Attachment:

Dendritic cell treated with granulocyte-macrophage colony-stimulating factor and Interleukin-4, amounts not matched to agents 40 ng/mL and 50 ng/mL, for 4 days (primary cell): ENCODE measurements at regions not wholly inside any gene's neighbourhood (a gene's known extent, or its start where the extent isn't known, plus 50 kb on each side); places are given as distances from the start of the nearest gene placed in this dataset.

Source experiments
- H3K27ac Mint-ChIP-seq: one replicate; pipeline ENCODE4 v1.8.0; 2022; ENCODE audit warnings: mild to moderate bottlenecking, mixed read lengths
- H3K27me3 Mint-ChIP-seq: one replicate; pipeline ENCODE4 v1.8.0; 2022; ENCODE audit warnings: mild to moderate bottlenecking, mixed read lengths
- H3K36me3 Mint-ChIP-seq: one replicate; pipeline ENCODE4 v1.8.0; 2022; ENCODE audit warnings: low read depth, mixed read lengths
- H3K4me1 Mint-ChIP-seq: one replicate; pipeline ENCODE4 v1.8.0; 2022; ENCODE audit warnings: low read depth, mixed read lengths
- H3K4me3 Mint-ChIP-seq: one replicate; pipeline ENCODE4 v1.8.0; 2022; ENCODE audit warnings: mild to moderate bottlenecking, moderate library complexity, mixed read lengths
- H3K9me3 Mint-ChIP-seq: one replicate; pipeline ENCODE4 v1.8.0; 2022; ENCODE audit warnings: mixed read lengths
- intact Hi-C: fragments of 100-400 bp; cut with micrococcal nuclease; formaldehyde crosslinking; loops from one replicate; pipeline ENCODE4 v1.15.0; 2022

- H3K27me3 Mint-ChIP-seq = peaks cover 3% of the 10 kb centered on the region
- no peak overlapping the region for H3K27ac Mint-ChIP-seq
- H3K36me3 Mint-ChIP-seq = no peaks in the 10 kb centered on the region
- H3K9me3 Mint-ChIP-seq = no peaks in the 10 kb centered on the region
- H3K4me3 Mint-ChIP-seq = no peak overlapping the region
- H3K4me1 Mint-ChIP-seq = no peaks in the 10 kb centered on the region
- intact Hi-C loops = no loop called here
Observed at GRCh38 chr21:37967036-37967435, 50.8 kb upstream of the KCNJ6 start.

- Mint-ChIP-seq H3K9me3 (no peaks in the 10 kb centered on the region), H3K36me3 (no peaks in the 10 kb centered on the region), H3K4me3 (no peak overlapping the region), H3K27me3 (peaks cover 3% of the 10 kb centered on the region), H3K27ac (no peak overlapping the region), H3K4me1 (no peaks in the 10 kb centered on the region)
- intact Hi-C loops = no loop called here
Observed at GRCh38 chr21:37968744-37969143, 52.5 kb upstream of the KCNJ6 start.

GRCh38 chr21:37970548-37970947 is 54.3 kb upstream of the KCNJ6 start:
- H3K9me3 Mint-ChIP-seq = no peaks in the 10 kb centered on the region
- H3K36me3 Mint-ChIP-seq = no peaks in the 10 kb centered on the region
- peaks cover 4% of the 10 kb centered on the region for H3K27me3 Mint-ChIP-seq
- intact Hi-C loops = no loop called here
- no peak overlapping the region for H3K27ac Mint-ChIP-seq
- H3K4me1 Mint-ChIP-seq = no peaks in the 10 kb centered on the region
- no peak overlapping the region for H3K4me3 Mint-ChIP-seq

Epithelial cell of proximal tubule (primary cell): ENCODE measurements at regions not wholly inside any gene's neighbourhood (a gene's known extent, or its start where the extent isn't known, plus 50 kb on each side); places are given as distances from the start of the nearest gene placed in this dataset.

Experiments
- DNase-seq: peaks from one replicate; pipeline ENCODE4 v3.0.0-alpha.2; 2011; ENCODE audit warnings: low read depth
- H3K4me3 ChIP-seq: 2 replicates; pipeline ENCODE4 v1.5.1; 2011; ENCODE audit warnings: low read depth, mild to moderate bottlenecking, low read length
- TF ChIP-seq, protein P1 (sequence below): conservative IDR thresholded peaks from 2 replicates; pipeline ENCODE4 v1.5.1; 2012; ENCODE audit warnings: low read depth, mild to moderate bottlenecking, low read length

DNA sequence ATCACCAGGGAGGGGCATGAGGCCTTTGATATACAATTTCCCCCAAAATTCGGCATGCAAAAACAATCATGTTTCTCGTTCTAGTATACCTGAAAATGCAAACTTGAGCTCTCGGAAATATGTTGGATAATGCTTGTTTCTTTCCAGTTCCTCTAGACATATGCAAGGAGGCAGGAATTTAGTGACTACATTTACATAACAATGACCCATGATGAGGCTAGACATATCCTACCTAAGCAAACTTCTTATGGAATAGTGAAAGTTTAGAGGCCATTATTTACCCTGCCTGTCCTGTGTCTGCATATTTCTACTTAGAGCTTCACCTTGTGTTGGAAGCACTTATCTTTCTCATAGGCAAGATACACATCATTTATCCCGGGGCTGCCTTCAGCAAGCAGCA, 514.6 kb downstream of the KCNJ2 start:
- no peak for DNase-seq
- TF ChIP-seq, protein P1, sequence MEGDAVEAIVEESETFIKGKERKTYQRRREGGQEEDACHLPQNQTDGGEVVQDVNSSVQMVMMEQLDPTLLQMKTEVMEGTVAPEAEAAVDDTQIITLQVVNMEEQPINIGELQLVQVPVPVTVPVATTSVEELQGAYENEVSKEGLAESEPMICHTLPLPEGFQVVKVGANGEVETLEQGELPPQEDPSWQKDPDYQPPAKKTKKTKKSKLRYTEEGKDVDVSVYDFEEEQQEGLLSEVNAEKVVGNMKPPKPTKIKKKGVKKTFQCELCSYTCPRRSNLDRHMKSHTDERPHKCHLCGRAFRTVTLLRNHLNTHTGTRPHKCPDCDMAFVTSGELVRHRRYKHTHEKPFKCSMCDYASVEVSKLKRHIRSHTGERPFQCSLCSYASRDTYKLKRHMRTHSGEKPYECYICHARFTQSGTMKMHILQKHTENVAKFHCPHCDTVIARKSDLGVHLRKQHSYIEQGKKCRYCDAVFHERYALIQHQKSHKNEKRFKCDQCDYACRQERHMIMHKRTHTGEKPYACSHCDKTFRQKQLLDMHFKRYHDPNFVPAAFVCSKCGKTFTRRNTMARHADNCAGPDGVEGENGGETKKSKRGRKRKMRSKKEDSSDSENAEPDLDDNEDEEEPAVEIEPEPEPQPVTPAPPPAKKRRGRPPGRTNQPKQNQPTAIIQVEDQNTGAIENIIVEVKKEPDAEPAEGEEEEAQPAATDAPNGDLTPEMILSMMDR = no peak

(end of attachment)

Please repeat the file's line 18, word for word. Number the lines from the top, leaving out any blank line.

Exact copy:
- Mint-ChIP-seq H3K9me3 (no peaks in the 10 kb centered on the region), H3K36me3 (no peaks in the 10 kb centered on the region), H3K4me3 (no peak overlapping the region), H3K27me3 (peaks cover 3% of the 10 kb centered on the region), H3K27ac (no peak overlapping the region), H3K4me1 (no peaks in the 10 kb centered on the region)